Cuyamaca: Trip 7
July 1, 2011

Another early morning with a crisp sunrise. One wild turkey, two deer, a quail couple, and the hike began. Today I wanted something different, but I was unsure what it was exactly that I was looking for. I passed the usual pond and stream where the cliquey finches laid claim, the reeds and its song sparrow and the house wren in the thicket. Things seemed just like the previous hikes except for the ambient conditions. The unlit grassland, heavy with dew, appeared quiet and motionless and as I walked. Despite the sun's rise, the temperature hovered around 40 degrees, and I continued onward as my breath condensed ahead of me.

After I left the grassland, the path bordering the pines became dry and dusty under the early sun. I spent the time pondering what my interesting and special picture would look like today, if the scene did in fact come my way. I thought it should include birds of some sort, after all that was the trend. And then I almost stepped on a... not-rock. It was a rock shaped object buried beneath the sand but intricate enough to be a small snake. Initial inspection of the eyebrows and nose helped narrow the field of snakes to the viper family, and some after-the-fact research led me to believe it to be a prairie rattlesnake stalking its prey just below the surface of the sand. Thankfully, it was not interested in striking at me, and after a few photographs, I was on my way.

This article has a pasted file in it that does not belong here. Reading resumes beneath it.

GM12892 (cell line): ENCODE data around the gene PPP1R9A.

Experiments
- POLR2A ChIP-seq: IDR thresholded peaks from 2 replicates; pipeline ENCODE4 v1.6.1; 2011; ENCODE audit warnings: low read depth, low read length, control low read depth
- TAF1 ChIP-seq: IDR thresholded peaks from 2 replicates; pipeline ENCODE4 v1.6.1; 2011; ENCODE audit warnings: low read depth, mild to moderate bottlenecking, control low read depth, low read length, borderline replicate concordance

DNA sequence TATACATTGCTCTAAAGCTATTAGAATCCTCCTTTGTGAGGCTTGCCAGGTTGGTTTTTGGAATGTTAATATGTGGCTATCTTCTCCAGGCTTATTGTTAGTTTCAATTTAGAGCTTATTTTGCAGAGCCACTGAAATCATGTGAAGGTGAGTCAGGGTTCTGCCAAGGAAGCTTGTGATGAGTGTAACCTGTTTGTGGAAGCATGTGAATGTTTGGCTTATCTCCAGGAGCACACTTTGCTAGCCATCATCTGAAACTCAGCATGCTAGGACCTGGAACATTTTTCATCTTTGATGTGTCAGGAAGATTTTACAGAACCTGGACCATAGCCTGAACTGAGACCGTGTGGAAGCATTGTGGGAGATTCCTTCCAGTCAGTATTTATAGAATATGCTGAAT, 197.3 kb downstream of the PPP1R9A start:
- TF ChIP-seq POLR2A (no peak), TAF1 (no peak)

As I progressed toward the open plains, lark sparrows and other small birds fluttered about me. Unfortunately, they were all too far and too flighty for me to even try photographing. My focus caught onto smaller activities in my presence. Shiny green beetles crawled about the vegetation and spiders guarded their webs vigilantly. In the same manner, I came to notice the pretty little wildflowers dispersed through the fields. Catching my breath beneath the gracious shade of a lone tree, I observed a small rabbit munch the greens around its home, a few cautious squirrels scamper and a lizard rock out (very literally with periodic push-up like motions) while sunbathing. The temperature had escalated past 80 degrees and the water supply was running under the halfway mark indicating the need to begin the return trip.

Thoroughly exhausted and slightly dehydrated, I found this trip uniquely successful. I managed a few pictures of birds, but none of special consequence. Insects, reptiles and mammals I overlooked previously presented a nice change from the routine I had become accustomed to. The special picture I had been looking for appeared only when reviewing images. I found it noteworthy due to its post-modernist characteristic. Here, the rabbit moseyed in front of me right when I took the picture. The result was a smooth reflection in its eye containing an image of me as well as the rabbit's own shadow, distinct in its inclusion of two pointy tall ears. Mr. Rabbit stayed for only a split-second, as the grass was definitely greener in the other patch, and there was little time to waste.

Thanks for reading!